162 S.E. 909 (N.C. 1932), 517, Heavner v. Town of Lincolnton

Docket Nº:517.
Citation:162 S.E. 909, 202 N.C. 400
Opinion Judge:BROGDEN, J.
Party Name:HEAVNER v. TOWN OF LINCOLNTON et al.
Attorney:W. H. Childs and W. A. Dennis, both of Lincolnton, for appellant. David P. Dellinger, of Cherryville, and Burgess & Baker, of Raleigh, for appellees.
Case Date:March 16, 1932
Court:Supreme Court of North Carolina
 
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Page 909

162 S.E. 909 (N.C. 1932)

202 N.C. 400

HEAVNER

v.

TOWN OF LINCOLNTON et al.

No. 517.

Supreme Court of North Carolina

March 16, 1932

Appeal from Superior Court, Lincoln County; Moore, Judge.

Proceeding under the Workmen's Compensation Act by the Maryland Casualty Company, insurance carrier, to have determined person entitled to compensation for the death of Harry Heavner, an employee of Town of Lincolnton. From an order of superior court affirming award of entire commission of compensation to Mrs. Lena Heavner, employee's widow, Mrs. Mary Belle Heavner, employee's mother, appeals.

Affirmed.

Industrial commission created by Workmen's Compensation Act is not unconstitutionally created "court," but valid administrative agency performing duties judicial in nature (Laws 1929, c. 120).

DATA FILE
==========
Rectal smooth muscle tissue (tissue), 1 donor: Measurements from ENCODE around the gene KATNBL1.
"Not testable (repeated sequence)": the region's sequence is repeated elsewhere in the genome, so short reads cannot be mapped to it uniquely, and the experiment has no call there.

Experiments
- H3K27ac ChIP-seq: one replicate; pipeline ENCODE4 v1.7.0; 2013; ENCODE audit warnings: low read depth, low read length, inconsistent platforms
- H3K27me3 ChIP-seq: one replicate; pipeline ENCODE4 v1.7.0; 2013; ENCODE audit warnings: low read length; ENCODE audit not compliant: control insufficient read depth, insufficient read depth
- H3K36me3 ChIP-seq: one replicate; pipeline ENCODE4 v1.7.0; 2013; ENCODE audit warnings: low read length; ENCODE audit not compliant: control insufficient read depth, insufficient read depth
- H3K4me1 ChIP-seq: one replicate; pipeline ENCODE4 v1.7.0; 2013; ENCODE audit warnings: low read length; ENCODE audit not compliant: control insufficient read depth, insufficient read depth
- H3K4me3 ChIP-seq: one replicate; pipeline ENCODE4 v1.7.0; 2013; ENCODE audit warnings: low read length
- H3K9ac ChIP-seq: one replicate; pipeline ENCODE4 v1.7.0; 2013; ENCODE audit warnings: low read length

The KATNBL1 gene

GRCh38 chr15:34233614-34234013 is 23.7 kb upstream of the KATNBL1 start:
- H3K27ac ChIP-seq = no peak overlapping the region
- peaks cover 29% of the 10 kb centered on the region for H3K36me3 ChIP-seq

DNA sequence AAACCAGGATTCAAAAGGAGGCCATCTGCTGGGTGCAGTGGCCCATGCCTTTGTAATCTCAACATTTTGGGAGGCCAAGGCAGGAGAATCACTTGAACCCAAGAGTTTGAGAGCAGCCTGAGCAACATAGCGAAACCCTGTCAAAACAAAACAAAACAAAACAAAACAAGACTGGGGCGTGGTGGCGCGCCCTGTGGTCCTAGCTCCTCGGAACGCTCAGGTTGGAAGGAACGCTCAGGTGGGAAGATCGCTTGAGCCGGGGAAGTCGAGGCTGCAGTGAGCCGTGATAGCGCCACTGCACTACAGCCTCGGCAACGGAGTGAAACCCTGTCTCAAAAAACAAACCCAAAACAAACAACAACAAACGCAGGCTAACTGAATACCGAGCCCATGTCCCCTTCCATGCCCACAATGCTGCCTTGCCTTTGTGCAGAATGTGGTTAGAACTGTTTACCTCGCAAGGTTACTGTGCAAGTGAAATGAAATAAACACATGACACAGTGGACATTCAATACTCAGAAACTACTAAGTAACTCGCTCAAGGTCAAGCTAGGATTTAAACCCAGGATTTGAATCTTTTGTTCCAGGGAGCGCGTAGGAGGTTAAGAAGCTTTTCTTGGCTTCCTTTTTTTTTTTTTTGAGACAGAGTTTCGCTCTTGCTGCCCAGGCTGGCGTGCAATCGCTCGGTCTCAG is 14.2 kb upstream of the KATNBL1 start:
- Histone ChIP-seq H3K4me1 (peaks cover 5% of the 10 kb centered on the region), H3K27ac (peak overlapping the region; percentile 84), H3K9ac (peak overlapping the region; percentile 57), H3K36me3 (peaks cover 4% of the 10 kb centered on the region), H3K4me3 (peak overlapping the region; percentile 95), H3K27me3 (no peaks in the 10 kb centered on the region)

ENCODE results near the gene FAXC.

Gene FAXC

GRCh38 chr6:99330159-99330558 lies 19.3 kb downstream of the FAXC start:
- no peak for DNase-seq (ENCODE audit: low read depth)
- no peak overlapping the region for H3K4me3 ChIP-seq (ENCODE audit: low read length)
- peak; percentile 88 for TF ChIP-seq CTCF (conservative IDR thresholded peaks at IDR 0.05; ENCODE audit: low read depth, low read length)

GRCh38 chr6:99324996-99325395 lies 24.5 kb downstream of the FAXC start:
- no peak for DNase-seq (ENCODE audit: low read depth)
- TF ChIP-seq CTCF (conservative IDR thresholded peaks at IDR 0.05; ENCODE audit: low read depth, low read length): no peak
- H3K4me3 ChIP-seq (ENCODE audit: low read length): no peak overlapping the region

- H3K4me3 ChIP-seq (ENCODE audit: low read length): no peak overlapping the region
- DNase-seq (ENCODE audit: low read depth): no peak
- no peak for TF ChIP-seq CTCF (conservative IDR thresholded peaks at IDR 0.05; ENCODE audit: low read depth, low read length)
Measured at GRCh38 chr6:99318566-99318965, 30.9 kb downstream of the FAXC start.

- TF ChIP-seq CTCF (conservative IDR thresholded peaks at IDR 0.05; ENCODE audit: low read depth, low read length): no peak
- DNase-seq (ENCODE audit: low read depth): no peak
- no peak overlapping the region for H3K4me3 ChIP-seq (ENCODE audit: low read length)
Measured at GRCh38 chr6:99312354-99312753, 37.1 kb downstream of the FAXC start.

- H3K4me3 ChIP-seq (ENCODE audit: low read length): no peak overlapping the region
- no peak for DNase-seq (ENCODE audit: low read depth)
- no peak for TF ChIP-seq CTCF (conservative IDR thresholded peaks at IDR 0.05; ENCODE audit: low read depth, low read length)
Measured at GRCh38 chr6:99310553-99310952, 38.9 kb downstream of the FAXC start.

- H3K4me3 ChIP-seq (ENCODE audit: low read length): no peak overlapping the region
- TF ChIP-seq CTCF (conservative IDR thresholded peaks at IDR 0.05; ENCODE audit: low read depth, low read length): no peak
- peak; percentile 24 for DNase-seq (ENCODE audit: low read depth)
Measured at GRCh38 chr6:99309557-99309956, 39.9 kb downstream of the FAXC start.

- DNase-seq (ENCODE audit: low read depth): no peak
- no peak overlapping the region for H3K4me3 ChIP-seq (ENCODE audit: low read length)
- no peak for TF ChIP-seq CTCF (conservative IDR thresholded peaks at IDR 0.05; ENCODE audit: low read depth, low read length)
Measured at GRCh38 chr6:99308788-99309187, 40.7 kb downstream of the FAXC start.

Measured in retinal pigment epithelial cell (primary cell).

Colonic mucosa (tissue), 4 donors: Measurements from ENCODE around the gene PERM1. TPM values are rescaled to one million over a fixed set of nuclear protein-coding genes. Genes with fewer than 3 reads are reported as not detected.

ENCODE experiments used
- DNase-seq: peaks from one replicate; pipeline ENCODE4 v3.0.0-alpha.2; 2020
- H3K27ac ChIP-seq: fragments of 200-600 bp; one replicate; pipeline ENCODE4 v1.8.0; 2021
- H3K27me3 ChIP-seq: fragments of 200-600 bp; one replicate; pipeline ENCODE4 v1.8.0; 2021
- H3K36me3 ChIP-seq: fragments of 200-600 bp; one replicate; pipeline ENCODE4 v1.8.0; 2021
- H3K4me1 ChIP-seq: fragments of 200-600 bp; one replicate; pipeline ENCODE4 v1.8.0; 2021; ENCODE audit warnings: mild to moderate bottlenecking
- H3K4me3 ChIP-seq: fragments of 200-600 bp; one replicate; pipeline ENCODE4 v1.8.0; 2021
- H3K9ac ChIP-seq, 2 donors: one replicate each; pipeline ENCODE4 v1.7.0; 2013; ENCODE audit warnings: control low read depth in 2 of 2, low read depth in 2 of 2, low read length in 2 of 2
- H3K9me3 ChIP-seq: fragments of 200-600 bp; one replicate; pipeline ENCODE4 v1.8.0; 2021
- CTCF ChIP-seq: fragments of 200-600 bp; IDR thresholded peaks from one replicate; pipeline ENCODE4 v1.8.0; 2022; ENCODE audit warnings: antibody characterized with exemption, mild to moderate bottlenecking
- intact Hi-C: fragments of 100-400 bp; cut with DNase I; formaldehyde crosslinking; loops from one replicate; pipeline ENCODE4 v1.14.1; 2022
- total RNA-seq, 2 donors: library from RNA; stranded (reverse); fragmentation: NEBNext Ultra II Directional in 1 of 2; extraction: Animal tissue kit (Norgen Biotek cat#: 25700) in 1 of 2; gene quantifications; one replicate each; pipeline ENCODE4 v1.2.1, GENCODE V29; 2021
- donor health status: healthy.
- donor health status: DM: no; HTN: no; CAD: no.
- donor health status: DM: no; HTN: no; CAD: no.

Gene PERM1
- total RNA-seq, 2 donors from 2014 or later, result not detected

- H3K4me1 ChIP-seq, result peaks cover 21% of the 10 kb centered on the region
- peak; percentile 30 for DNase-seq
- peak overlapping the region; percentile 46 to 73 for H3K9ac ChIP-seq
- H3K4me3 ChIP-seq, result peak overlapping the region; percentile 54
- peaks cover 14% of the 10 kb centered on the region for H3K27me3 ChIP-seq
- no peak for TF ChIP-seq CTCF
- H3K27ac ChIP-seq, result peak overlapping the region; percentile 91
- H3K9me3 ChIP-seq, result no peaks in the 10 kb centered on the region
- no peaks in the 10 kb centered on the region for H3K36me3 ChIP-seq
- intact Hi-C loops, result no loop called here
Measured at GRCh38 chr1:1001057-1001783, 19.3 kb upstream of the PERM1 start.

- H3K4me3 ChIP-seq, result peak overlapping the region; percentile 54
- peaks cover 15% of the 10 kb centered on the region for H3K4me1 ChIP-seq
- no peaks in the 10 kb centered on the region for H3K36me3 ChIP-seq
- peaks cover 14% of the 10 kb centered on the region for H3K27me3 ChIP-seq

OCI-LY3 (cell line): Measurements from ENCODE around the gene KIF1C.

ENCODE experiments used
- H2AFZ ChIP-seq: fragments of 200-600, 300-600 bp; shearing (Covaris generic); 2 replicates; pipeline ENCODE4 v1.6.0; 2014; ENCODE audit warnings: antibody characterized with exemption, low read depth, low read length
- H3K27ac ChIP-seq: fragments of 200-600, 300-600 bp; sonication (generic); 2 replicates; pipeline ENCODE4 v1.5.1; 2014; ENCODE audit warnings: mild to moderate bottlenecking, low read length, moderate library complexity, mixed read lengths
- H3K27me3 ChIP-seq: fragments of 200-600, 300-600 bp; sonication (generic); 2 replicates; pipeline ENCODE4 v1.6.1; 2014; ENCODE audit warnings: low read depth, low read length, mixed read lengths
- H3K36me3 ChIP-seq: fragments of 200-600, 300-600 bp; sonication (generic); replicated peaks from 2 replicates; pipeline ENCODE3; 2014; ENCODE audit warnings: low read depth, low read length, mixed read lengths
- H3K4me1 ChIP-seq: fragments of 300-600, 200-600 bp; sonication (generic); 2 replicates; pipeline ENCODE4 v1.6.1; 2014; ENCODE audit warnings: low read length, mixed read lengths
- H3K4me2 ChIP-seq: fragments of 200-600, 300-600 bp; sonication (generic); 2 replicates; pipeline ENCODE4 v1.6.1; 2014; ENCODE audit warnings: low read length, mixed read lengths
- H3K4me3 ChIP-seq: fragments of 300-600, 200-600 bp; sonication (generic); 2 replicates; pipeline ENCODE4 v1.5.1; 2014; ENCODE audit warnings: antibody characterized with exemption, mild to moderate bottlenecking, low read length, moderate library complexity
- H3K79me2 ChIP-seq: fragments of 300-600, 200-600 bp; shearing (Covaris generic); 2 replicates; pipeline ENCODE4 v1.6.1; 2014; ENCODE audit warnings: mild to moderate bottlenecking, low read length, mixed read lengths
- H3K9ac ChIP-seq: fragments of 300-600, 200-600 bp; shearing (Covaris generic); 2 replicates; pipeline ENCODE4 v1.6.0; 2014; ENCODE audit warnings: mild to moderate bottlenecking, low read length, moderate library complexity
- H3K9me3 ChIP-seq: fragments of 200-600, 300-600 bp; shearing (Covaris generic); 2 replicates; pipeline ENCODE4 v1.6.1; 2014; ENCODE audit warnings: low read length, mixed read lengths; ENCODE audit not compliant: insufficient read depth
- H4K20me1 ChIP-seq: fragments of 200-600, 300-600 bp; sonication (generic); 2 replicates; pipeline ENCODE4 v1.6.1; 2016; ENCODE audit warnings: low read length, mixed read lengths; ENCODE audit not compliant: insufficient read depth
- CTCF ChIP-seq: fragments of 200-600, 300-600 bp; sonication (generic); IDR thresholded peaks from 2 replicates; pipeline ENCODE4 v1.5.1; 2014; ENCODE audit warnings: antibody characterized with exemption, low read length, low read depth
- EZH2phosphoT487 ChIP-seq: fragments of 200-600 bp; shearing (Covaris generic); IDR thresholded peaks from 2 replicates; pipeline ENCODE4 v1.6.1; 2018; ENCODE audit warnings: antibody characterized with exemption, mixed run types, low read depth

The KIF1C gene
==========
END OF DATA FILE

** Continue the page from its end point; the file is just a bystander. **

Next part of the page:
Harry Heavner, while regularly employed by the town of Lincolnton, suffered an injury by accident, that arose out of and in the course of his employment, resulting in death. At the time of his death he left a wife, Lena Heavner, and his mother, Mrs. Mary Belle Heavner, who is the plaintiff in this action. The wife was wholly dependent upon her husband for support, and the mother, who lived with the deceased, was partially dependent. The evidence tended to show that the mother, plaintiff in this action, owned a five-sixths undivided interest in a farm in Lincoln county, and that she received from the Jefferson Standard Life Insurance Company the sum of $2,865, constituting the proceeds of a policy of life insurance which the son carried upon his life, payable to the mother. The carrier applied to the Industrial Commission to determine who should receive the compensation under the provisions of the Workmen's Compensation Act (Laws 1929, c. 120). Thereupon a hearing was had before Commissioner Dorsett on December 10, 1930, and all parties appeared and were all represented by counsel. After hearing the evidence, Commissioner Dorsett found as a conclusion of law that the widow, Lena Heavner, wife of the deceased, was entitled to receive the entire compensation. From the award so made the mother of the deceased, plaintiff in this action, appealed to the full commission. A time was set for the hearing by the full commission and the plaintiff appeared through counsel and made a motion before the commission to transfer the cause to the superior court of Lincoln county for that: (1) The...

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